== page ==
In the summer of 2004, my twin sister, Joy and I spent the best three months of our lives living in New York. It was so much fun, in fact, that I don’t think I could live there again for fear it won’t be as awesome.

We actually lived in Hoboken, New Jersey (fist pump!!!) but, NO it wasn’t like meathead JERSEY Jersey, it was actually filled with cute, young professionals.
AND it’s closer to downtown Manhattan than Brooklyn, OK??? (Joy and I are Hoboken ambassadors…love it…birthplace of Frank Sinatra and baseball).

Anyway, to get to Hoboken from Manhattan, you have to take the PATH train, which is exactly like a subway only it doesn’t come as regularly.

When we lived there, the PATH train would come every 15 minutes during the day and every half hour after midnight.

The train had a hold on our drinking schedules after midnight, since we had to strategically leave the bar either close to the :15 or the :45 each hour to catch it, because missing the train by a SECOND and having to sit in the hot, smelly station half-drunk for a half-hour isn’t terribly fun.

But, we made the most of it. We played a card game, Phase 10 (buy it), we squealed as we went out of our way to watch big rats running along the tracks.

Joy would also start up conversations with other people bound for Hoboken.

Joy is much more social than I am when it’s really, really late and we’re drunk and ready to go home.
I would turn into a brat and slump over and try to sleep on the tiny train seat, while Joy would ask a cute guy his life story and see if he wanted to share a cab with us once we got to Hoboken.

One night as we rumbled from New York to New Jersey, I was trying to doze off, but I was too amazed by the conversation between Joy and a guy on the train, who kept repeating that he was a super successful architect. He was desperately trying to impress her.

“Yea, so I took clients out for dinner, the bill was $800!” he said, loudly. “Here, look at the receipt!”

This guy actually TOOK THE BILL OUT OF HIS POCKET and flashed it at Joy, who looked at it wide-eyed and said, “I can’t even imagine getting a $160 tip off one table!”

“Yea, well, I go to dinner all the time,” he said, his head swelling. “This isn’t even CLOSE to the most expensive dinner I’ve paid for.”

At this point, even though my eyes were closed shut and I wanted to sleep, I had to see what this douchebag looked like.

Slumped over sitting across from them, I opened one eye to look at him but before I could scan up to his face, I saw HIS WEDDING RING.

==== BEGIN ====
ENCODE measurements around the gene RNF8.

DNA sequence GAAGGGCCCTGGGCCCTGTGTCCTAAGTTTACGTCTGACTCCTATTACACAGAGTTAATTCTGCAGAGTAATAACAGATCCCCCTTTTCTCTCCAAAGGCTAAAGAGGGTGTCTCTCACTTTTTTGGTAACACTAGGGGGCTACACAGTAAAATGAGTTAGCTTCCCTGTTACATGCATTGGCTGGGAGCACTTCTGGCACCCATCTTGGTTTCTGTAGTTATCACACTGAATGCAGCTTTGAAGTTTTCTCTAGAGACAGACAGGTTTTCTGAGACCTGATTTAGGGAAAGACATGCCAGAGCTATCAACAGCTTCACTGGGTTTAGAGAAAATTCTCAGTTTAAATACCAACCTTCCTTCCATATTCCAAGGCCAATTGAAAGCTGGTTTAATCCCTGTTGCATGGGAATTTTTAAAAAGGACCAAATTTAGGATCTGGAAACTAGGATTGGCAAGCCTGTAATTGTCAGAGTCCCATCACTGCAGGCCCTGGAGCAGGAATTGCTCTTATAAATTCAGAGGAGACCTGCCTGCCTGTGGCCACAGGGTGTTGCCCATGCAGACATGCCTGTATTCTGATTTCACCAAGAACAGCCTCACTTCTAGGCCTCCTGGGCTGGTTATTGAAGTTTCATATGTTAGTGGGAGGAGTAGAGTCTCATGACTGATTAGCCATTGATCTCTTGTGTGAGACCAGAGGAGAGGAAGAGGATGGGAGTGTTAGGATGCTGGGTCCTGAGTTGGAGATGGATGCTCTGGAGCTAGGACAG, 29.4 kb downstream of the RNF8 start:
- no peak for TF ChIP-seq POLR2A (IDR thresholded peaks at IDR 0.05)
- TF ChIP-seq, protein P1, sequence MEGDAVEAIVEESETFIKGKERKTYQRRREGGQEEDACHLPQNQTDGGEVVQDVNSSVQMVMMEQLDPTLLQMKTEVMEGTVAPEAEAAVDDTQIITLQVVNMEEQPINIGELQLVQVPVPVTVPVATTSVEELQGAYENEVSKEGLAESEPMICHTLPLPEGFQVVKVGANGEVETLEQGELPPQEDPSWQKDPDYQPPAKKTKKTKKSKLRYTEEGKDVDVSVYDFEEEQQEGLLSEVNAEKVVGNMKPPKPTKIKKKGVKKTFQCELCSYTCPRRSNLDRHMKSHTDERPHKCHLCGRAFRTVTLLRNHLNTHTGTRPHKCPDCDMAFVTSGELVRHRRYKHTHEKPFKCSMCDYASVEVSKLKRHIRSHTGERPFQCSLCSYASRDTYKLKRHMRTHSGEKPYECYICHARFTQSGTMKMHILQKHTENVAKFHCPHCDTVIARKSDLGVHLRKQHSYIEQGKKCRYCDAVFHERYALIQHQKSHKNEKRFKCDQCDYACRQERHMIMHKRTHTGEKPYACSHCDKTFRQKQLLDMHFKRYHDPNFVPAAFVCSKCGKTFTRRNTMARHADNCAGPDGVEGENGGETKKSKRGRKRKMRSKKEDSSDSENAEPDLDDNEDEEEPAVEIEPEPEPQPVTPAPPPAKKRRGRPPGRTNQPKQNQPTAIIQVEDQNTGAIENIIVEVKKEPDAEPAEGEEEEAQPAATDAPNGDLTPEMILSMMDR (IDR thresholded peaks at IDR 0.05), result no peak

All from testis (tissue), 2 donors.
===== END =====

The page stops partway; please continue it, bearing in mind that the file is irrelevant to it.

I laughed aloud.

“Dude, you’re married!!” I said, the first words I had spoken in 20 minutes.

He and Joy were taken aback since I looked half-dead up to that point. Joy looked at his hand, then looked at him and then he looked at me, and got uncomfortable.
(For the record, he was “sort of” cute).

“Um, yea, my wife, she’s an interior designer! She stayed in tonight,” he said, hurriedly.

(No one asked him what his wife does for a living).

“She knows I’m going out tonight!!” he said, responding to another question no one asked.

“Whatever,” I said, and slumped back in the chair.

Joy kept the conversation going for the next few minutes because she’s nice, even though I had ruined it — haha — and we shared a cab with another guy when we got to Jersey.

‘Look at my $800 restaurant bill,’” we both mocked him in the cab, laughing. “Look at my gold shoes!”

“Please!” I said. “Like, you’re gonna drop your panties because he’s got ‘super important clients’.”

I totally forgot about him until the next week or so. I was coming back from Manhattan by myself and got off the PATH train and waited at the cab stand.

“Wanna split a cab?” a guy asked, and I nodded absentmindedly, making sure that we were going to the same part of the city.

I slid into the backseat and then realized that guy I was sharing the cab with was the super successful architect.

He looked at me.

“Are you the NICE twin or are you the BITCHY twin?” he asked when he recognized me.

BITCHY TWIN??!” I asked. “I’M a bitch because I called you out for being married?”

“I mean, your sister and I were just talking,” he said.


“I wish she was in this cab.”


(Perhaps his wife should have weighed in on who exactly was the bitch in the backseat.)

I made him pay for the whole cab fare. I wonder if he showed off the receipt to anyone.


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